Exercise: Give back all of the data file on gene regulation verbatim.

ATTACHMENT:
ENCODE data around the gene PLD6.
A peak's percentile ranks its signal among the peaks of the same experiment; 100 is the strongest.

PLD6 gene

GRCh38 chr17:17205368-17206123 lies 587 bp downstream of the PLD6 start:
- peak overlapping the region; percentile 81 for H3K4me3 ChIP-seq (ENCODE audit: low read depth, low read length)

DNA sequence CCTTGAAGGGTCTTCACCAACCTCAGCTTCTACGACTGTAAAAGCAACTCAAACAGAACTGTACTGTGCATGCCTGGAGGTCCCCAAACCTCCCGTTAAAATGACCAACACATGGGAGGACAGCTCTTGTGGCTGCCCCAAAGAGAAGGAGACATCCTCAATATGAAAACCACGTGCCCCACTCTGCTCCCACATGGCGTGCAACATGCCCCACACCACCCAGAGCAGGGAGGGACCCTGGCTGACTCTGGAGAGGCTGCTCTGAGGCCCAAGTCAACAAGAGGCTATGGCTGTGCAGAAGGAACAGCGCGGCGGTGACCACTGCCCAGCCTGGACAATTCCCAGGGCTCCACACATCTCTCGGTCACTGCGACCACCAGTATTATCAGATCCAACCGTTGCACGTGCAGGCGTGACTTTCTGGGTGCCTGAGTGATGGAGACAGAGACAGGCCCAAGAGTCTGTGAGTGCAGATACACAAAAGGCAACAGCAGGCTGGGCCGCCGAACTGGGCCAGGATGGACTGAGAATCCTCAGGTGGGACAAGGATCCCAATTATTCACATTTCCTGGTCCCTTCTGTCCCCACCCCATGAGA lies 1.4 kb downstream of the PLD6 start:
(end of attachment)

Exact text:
ENCODE data around the gene PLD6.
A peak's percentile ranks its signal among the peaks of the same experiment; 100 is the strongest.

PLD6 gene

GRCh38 chr17:17205368-17206123 lies 587 bp downstream of the PLD6 start:
- peak overlapping the region; percentile 81 for H3K4me3 ChIP-seq (ENCODE audit: low read depth, low read length)

DNA sequence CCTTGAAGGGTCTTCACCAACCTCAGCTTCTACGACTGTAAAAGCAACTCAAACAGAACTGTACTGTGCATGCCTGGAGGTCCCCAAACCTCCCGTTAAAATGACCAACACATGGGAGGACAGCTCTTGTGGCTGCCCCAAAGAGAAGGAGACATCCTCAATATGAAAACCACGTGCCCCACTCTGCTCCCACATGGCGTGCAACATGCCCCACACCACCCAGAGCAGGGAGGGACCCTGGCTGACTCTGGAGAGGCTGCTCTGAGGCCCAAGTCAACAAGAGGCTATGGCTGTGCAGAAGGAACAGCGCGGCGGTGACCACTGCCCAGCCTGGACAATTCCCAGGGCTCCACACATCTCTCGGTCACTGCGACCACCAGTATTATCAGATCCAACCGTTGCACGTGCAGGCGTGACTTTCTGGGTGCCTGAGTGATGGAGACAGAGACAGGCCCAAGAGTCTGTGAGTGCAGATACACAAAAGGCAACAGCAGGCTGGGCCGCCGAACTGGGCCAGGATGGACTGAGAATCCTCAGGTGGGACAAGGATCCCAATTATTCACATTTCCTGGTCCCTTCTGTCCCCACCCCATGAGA lies 1.4 kb downstream of the PLD6 start: